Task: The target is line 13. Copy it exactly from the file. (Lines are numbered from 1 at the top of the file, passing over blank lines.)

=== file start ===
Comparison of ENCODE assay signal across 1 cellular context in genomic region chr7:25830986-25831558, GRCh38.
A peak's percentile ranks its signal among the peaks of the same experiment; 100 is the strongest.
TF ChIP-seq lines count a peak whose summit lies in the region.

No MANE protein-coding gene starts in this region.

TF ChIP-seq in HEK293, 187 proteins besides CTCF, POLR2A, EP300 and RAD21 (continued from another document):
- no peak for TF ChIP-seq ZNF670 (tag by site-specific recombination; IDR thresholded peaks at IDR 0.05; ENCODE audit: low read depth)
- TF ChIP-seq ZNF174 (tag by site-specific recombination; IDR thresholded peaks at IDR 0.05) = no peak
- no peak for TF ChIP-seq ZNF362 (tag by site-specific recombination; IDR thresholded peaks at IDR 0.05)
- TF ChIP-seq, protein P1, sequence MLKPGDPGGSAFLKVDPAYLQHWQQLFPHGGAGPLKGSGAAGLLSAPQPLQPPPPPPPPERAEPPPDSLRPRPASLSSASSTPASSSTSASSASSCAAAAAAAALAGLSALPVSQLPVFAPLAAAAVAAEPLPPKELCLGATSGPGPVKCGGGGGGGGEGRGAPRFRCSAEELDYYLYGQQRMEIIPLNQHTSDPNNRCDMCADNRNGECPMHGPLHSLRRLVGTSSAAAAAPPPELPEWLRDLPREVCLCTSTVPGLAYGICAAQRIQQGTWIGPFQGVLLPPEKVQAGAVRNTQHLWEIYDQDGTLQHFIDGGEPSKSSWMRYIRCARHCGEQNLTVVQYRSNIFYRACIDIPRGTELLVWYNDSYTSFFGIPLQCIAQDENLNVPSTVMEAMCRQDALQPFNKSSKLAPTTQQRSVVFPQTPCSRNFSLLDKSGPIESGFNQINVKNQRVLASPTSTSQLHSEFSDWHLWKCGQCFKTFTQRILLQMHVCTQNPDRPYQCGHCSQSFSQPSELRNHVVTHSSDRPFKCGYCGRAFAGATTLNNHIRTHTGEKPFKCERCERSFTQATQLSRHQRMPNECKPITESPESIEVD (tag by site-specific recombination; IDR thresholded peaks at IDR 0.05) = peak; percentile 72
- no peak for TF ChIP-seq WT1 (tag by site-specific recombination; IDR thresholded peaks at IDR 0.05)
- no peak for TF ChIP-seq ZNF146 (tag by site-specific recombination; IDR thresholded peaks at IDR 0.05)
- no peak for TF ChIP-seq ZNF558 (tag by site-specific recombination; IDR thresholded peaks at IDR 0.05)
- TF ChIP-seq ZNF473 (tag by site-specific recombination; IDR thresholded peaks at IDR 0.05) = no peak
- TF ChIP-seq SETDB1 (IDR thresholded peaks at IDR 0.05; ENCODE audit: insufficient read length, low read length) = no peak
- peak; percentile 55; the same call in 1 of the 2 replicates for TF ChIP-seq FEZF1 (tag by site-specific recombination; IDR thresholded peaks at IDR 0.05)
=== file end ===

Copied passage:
- TF ChIP-seq ZNF473 (tag by site-specific recombination; IDR thresholded peaks at IDR 0.05) = no peak